How much would be the monthly rent of a shop in a Housing Board estate? "To reduce cost, my business would be online," Arif said.
How much salary would he pay himself in the initial stages of the business? ($1,000.) Which age group is the business targeting? (Teenagers aged above 13.) With these in mind, how should each bow tie be priced so that it is affordable for them? (Since material can be sourced from seamstresses and tailors for free, $19.)
Apart from learning more about what it takes to start a business, Arif said the programme has also helped him with the softer skills.
"The programme helped me to improve my presentation skills and better communicate my ideas," said Arif, who aspires to be a lawyer.
Mr Wong agrees.
He said: "When I first started to mentor him, he was very reserved and introverted, and spoke up only when I prompted him repeatedly. But in the short time that I mentored him, he grew in confidence, became more outspoken and was able to express his opinions clearly."
The programme is developed by US-based non-profit NFTE, whose mission is to motivate young people from lower-income homes to do well at school by making what they learn in the classrooms relevant to the working world.
Since it was founded in New York in 1987, NFTE has worked with more than 700,000 young people from low-income communities in programmes across the US and around the world.
In 2014, it was brought to Singapore by the Halogen Foundation, a charity that focuses on youth leadership and developing entrepreneurship. Halogen holds the programme for free in school classes in which more than 60 per cent of the cohort is on financial assistance or are from challenging family backgrounds.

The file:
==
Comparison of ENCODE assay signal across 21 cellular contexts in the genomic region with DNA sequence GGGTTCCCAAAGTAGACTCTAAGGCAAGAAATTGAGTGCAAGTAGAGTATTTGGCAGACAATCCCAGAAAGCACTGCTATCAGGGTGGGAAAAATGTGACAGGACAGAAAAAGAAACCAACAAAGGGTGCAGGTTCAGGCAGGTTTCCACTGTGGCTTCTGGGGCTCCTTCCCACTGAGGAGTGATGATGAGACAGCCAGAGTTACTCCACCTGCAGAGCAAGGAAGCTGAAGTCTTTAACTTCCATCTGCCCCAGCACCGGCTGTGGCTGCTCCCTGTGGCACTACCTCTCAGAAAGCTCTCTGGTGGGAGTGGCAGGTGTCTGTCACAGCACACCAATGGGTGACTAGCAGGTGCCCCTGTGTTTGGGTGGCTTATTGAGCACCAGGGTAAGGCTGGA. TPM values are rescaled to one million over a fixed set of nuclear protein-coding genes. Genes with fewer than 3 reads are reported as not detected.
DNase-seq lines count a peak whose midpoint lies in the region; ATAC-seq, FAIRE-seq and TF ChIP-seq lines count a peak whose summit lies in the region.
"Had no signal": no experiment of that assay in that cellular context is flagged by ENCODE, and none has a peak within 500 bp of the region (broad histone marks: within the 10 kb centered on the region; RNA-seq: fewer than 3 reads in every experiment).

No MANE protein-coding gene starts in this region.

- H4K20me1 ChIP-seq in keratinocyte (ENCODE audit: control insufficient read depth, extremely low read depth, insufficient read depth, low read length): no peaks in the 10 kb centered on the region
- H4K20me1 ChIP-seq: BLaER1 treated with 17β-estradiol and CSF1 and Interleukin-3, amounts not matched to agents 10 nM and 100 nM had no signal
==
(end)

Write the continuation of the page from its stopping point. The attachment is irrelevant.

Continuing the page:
A dozen institutions - such as Westwood Secondary and Grace Haven Children's Home - have plans to include the NFTE programme in their curricula.
It is a sharp rise from the one school - Evergreen Secondary - that conducted the programme as part of its curriculum in 2014, when NFTE was first brought in. In 2015, eight institutions were on board.
Halogen chief executive Ivy Tse, reflecting on the target audience, said: "Because of circumstances at home, these young people often suffer from lower self-confidence. They may not always be very quiet and are sometimes very rowdy. But you can tell from what they say - for example, when presented with a problem, the first thing they say is, 'Cannot one, lah!' "
The programme, she says, wants to help students build inner resilience and empower them, so that they are more prepared to overcome challenges in life.
It seems to have worked so far. Survey questions answered by the students before and after the programme show improved confidence levels. Students also seem to better recognise the importance of doing well in subjects, as they have seen their relevance.
The National Council of Social Service (NCSS) contributed to the NFTE programme and worked with Halogen on giving local context to the survey questions to measure the programme's effectiveness in Singapore. NCSS deputy chief executive Tina Hung said programmes like NFTE use entrepreneurship as a teaching tool to help build confidence and resilience in young people from disadvantaged backgrounds.
"This includes prompting them to think about the future and ways to overcome challenges.
"It also helps them build self-esteem and foster a greater sense of self-efficacy by providing young people an innovative and unique platform to gain leadership skills and exposure," Ms Hung said.